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Question DetailsAsked on 4/24/2016

What is the best method to install engineered hardwood floors in high rise building with concrete floors?

I am looking to install of about 700 sq ft of 2.5 inch engineered red oak in the bedrooms/hallway/closets of my downtown Boston Condo (2006 High Rise) which is currently carpet. The already installed hardwood (of same variety) in the LR/DR/Kitchen from the original builder looks to be over concrete and may be glued down. A flooring guy that visited to give a quote for extending hardwoods into the bedrooms did not want the work because of the previously installed floors he believed to be glued. Are there other install options of hardwoods over concrete commonly used in high rise buildings? Is this work less common for most flooring contractors?

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1 Answer


Could well be glued down if original mass-install over concrete - though he should have been able to easily determine that for sure by taking up a transition strip at the edge of the carpeting or removing an HVAC register and looking down inside the opening.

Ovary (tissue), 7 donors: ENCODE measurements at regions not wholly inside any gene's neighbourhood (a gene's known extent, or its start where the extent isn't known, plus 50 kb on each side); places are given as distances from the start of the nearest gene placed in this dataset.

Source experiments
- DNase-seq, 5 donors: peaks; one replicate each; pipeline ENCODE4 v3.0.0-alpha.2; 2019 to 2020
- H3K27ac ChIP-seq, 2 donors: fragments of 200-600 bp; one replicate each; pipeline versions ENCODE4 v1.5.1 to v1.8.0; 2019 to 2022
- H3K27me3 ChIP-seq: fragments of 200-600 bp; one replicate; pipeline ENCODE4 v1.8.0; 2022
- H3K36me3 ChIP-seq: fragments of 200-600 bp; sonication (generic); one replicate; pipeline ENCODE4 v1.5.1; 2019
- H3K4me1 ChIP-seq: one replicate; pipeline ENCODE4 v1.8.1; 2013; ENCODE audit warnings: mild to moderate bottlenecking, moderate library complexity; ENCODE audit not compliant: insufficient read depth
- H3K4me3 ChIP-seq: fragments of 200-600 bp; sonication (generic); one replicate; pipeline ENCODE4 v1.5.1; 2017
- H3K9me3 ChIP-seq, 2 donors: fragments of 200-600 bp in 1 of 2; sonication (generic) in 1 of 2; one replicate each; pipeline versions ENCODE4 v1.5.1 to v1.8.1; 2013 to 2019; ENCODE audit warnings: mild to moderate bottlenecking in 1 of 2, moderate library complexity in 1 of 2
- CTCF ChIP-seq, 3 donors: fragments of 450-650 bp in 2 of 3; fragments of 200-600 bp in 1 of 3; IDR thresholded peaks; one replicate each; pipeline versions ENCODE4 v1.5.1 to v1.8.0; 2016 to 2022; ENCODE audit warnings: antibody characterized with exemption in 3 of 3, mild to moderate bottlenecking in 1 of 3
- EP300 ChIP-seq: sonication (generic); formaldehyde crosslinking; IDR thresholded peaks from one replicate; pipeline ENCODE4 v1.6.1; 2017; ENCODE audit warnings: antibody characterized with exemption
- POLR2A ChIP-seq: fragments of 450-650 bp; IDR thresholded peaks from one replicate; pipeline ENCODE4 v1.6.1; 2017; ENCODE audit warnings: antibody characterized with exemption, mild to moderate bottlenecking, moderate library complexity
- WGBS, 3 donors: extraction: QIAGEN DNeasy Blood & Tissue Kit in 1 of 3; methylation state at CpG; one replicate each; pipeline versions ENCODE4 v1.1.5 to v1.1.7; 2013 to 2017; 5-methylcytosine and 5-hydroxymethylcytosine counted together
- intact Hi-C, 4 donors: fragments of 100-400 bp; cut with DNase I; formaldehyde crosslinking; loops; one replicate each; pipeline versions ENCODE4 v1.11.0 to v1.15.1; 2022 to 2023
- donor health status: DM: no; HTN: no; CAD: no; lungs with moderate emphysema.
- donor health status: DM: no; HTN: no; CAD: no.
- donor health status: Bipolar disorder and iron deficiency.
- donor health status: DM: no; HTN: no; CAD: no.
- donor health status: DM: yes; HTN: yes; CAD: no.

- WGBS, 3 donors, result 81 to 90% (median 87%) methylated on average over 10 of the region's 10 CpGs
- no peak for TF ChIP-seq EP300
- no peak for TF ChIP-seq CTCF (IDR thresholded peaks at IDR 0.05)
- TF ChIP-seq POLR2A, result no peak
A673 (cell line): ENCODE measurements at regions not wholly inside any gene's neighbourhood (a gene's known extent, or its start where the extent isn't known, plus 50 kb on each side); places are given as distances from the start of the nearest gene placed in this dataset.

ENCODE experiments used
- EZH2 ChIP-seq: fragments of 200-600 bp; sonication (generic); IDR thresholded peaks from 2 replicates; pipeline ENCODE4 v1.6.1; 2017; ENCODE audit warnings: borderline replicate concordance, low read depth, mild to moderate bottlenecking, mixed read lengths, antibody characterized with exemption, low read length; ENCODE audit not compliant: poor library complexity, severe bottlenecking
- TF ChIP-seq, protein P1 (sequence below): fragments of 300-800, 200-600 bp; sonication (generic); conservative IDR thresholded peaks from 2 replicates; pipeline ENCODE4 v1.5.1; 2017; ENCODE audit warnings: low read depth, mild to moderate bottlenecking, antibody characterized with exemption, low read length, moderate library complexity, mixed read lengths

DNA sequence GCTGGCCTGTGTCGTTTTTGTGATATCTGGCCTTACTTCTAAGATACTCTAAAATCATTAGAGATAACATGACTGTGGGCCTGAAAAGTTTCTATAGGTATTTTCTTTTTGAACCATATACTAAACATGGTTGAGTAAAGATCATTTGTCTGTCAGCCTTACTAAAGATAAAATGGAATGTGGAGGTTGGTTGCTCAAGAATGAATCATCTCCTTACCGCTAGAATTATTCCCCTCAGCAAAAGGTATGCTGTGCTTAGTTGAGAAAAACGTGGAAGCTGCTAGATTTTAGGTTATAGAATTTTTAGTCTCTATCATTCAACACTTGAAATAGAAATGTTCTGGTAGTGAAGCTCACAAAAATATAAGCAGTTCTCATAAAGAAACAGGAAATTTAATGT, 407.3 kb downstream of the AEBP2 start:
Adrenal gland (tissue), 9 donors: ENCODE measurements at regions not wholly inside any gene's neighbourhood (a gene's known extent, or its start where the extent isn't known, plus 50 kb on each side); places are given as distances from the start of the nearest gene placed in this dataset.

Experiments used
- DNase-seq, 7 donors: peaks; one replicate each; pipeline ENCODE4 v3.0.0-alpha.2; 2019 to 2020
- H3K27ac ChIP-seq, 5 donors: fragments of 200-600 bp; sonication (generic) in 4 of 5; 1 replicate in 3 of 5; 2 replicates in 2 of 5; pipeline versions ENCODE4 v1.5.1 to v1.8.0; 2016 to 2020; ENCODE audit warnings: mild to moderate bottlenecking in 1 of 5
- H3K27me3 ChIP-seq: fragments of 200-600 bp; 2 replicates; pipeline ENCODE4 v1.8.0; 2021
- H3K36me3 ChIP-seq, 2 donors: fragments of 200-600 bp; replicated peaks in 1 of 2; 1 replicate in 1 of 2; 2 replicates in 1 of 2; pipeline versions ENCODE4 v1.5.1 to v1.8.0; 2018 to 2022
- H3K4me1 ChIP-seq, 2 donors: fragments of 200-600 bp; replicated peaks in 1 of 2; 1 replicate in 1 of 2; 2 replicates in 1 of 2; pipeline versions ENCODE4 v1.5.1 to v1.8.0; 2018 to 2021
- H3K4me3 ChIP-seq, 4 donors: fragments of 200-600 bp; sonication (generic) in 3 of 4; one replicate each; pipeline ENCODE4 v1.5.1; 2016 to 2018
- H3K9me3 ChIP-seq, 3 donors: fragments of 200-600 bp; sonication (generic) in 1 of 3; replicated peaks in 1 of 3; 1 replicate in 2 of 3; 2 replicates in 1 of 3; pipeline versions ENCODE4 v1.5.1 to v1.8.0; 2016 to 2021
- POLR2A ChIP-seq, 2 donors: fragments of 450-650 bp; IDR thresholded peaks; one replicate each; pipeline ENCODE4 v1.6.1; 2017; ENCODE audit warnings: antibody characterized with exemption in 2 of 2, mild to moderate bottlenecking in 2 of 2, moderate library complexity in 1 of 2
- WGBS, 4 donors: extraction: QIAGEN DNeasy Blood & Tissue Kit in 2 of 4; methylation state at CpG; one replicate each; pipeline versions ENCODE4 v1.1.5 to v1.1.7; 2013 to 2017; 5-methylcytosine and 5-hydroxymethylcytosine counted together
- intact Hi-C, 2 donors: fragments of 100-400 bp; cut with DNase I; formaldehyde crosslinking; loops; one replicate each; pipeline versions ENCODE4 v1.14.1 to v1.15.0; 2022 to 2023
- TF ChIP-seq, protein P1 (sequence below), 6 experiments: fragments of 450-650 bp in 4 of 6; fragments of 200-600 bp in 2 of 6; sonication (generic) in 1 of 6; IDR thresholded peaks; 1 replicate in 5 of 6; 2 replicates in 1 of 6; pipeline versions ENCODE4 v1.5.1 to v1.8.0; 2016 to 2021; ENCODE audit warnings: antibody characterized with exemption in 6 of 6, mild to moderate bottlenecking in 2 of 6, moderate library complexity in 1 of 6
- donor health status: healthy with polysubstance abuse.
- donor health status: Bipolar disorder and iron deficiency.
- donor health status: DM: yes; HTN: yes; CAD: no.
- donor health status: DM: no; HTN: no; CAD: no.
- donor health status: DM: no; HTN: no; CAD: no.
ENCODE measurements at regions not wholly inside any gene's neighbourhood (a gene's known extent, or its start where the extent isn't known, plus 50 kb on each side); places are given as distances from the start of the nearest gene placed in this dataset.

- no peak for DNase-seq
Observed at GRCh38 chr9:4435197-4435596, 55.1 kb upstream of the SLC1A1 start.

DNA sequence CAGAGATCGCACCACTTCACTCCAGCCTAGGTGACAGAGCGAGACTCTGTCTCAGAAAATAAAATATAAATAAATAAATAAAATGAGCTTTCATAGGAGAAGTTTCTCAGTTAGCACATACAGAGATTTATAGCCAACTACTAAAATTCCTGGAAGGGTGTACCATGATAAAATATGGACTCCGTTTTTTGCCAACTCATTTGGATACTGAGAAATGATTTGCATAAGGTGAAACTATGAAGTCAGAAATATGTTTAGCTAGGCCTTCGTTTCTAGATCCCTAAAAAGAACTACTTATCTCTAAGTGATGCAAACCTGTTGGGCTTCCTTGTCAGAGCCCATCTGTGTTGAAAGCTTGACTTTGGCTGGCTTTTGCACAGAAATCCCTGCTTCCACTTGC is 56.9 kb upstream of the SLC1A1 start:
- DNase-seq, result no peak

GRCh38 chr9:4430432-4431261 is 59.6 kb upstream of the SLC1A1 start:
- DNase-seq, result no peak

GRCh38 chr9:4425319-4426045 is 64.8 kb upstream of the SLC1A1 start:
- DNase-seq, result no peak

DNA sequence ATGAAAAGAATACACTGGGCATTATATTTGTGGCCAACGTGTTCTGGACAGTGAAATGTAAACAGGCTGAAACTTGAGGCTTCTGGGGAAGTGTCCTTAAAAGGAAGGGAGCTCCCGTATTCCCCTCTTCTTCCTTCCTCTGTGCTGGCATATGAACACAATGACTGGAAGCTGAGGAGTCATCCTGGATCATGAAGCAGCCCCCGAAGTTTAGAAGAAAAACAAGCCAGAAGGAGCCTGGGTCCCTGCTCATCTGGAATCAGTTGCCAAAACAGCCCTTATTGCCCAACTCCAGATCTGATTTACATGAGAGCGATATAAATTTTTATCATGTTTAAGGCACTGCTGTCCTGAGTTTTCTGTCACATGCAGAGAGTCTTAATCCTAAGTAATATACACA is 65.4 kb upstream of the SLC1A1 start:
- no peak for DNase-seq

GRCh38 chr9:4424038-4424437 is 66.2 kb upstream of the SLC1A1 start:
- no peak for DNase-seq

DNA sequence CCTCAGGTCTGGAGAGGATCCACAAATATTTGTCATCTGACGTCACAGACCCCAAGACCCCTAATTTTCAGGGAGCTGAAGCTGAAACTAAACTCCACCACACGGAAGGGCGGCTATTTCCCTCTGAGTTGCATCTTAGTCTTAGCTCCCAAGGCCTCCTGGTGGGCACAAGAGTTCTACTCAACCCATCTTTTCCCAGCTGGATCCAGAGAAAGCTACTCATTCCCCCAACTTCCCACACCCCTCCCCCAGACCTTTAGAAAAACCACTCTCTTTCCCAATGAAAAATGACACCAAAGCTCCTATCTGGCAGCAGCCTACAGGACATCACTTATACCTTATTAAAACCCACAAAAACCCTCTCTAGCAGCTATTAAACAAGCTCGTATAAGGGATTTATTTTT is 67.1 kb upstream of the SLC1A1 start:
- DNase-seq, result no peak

I am not quite sure why he did not want the job since the new work involves removing carpet, not the old flooring (as I read it), though that would require transition strips (metal or wood threshold strips like you have now at the hardwood/carpet interfaces) because the glued-down flooring is thinner than laminate over padding - the more normal installation. So if glued-down now, you are going to have a 1/4-1/2" or so transition up to the new flooring.

When you say 2.5 inch red oak I presume you mean wide, not thick ? Laminate would normally be 1/2-3/4" thick roughly - if 2.5" thick then probably original (and quite old) solid wood.

Anyway - with laminate the normal installation would be snap joint or snap-and-glue laminate over padding, which over concrete (even if not on ground) I would always use a vapor barrier padding to avoid condensation on the typically (at least near outer walls) much cooler concrete. Open-weave backed carpet over concrete is OK if the padding is also air permeable, but put laminate over concrete and it is just too easy to trap airborne or concrete-borne moisture under there and end up with condensation when the unit below (say vacant for awhile) or the outside air goes cold. The added 5-10¢/SF cost for the vapor barrier is well worth the peace of mind in my opinion.

BTW - do not put free-floating laminate down without a pad - you will get "slap" or "bunny thumping" as you walk on it, which may or may not disturb you but sure to get complaints from your downstairs neighbor.

Answered 3 years ago by LCD

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